I LOVED Solitaire. The book is about “chronic pessimist” Tori Spring navigating through school like a normal teen these days with tumblr and pranks Ferris Bueller could only dream to pull off.
The characterization is phenomenal. Tori Spring is depressed and aloof, but I was never once annoyed by her. I felt like she was such a real person, that I couldn’t feel that she was whiny or complained too much. On the contrary, Alice Oseman made me care so much for Tori that I rooted for her. I wanted her to get better, I stuck with her through the hard times. I loved her.
What’s more, I loved Michael Holden. (Funny that his last name is Holden when the book is being called a contemporary Catcher in the Rye. Cute) I loved Nick, and Charlie. All the kids in the book had very real problems, all very relatable problems.
The realness was striking. Now, I’m not going to sit here and tell you what the book was about, you can read the summary on amazon, I’m talking about the quality of the writing here. I guess that’s what I aim to do in my reviews. The characters were so engaging, I felt less like I was reading a story, and more like I was living with them. I think that’s important.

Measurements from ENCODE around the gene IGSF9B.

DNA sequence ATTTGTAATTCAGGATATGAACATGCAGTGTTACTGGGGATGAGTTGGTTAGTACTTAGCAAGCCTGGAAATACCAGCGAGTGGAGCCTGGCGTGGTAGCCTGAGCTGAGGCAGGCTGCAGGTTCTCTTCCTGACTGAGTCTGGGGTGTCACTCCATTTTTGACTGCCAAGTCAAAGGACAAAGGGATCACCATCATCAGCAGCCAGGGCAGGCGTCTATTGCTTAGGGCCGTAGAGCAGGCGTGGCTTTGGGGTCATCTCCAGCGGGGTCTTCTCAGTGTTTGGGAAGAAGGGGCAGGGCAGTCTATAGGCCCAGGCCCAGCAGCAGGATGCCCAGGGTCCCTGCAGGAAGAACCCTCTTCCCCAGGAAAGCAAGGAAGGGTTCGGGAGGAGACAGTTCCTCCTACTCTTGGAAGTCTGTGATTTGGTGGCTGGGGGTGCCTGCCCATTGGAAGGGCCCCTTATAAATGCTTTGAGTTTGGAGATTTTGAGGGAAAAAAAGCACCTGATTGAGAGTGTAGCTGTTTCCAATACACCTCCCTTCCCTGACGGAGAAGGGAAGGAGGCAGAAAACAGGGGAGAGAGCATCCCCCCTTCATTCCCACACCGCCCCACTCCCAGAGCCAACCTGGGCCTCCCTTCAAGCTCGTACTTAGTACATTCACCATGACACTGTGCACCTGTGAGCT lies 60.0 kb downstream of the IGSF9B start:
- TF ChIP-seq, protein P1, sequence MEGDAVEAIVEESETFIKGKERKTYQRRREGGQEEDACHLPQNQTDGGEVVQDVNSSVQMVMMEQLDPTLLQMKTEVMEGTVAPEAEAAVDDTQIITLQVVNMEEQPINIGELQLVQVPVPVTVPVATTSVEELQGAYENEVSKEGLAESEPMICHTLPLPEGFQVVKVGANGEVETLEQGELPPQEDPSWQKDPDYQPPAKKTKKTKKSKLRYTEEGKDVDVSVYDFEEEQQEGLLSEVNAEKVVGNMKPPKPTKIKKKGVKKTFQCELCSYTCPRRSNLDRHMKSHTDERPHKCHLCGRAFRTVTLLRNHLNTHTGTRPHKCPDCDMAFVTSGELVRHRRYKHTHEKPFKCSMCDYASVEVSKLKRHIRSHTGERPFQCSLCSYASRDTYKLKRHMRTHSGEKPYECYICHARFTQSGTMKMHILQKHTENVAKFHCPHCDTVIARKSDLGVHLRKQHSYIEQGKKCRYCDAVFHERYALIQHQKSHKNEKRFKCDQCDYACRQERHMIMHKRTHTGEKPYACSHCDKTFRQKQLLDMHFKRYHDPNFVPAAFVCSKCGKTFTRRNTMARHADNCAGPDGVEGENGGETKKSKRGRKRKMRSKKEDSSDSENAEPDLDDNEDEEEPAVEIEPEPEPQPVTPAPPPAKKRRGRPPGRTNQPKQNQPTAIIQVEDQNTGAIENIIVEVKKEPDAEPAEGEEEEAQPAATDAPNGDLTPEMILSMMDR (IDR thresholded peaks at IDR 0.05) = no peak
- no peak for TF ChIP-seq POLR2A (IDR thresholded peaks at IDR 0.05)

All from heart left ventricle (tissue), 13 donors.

I finished Solitaire feeling like I was leaving my friends behind. That’s how monumental I felt this book was for today’s YA readers. I think to say Alice Oseman’s young age directly correlates to how effectively she relates to her young audience is unfair. She relates to her readers because she is a good writer. She knows what she’s talking about and seems like she’s either been there with all of us, or she’s done a damn good amount of research. This book and it’s dealings with mental illness among teenagers is so truthful, I think every struggling teen should read it.
Solitaire is dripping with the “You are NOT Alone” message. I cannot stress enough how authentic this book felt.